What's Love Got To Do With It?
by Lena Gardner
In a war there are perceived winners and losers; in a war there are friends and there are enemies. A war is driven by the desires of greed, of power, of domination, of control of resources, of hatred, of fear. In a war there is wounding beyond description and imagination, there is wounding that will never heal quite right. After a war one cannot sit next to the person who was once an enemy and see them as a person—forever more they will be an enemy.
I do believe that love is more powerful than fear, than greed, than power, and control. I do believe in love—and a not the fluffy white love that most people conjure up. I believe that being a truth teller requires sacrifice, that it does create wounds and it does create conflict but in a much different way than an enemy in a war would. Through love one can make peace with the sacrifice, one can heal their own wounds; one can manifest a new way of being out of conflict—in war no such peace exists with the sacrifice that was demanded. No such healing exists, and the way is closed.
In November 2012, Minnesotans will vote on two proposed changes to the state constitution. If successful one proposed amendment would define marriage as between one man and one woman only. The other proposed change if successful would make photo id a requirement in order to vote. These amendments, if adopted into the Minnesota state constitution would help enrich the lives of no one and would be harmful to many people.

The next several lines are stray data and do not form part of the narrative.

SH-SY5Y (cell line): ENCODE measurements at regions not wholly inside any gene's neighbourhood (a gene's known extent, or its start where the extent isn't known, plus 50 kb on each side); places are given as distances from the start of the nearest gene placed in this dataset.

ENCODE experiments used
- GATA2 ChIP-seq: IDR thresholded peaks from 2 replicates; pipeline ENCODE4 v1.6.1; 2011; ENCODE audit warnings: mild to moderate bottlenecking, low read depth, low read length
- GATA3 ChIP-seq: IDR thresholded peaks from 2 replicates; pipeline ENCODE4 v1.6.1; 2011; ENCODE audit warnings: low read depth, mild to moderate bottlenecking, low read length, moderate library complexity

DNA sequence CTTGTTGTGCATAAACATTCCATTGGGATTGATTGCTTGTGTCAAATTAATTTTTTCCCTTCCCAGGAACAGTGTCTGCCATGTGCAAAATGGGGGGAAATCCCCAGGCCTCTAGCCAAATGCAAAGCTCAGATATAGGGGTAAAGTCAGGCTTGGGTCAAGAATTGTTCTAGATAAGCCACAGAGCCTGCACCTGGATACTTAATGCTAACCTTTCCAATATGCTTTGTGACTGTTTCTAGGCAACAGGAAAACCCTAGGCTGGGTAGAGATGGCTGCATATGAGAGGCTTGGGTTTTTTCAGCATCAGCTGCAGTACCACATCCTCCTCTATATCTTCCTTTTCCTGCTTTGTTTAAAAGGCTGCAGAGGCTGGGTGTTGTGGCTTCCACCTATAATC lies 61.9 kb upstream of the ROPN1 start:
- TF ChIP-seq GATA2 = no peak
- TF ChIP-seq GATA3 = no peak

These constitutional amendments are not war. We are in a struggle for justice. There will be no clear winner and losers—there will be the hurt, the wounded, and the hardened hearts of many. If we defeat this marriage prohibition amendment and the voter disenfranchisement amendment, the struggle will not end. Just as it did not being last week or last May and indeed the struggle may be ever lasting so long as we continue operating in it as if we are always at war with one another.
As a child, my conflicts with my brother closest in age to me became so intense that I told my older brother I hated him. My Dad overheard, and responded: “Lena, you are not allowed to say you hate your bother or anyone else because you are not allowed to hate. Period.” I protested, “But he hurts me and I do hate him.” My Dad’s response was hours of lecturing, but what came of it was essentially this: if I started hating everyone in the world who hurt me, I wouldn’t be able to love anyone. Because everyone in different ways, but in one way or another is sure to cause me hurt at some point in my life just by being human—that includes me causing harm to myself by making decisions one way or another. After that conversation with my Dad, I never intentionally tried to cause my brother harm in retribution born from hatred. Slowly I found something different began to grow in my heart after I actively decided to stop hating him. It was love that grew. And yet I have also never stopped struggling with my brother, we both have had to and continue to learn how to struggle with each other in a loving way.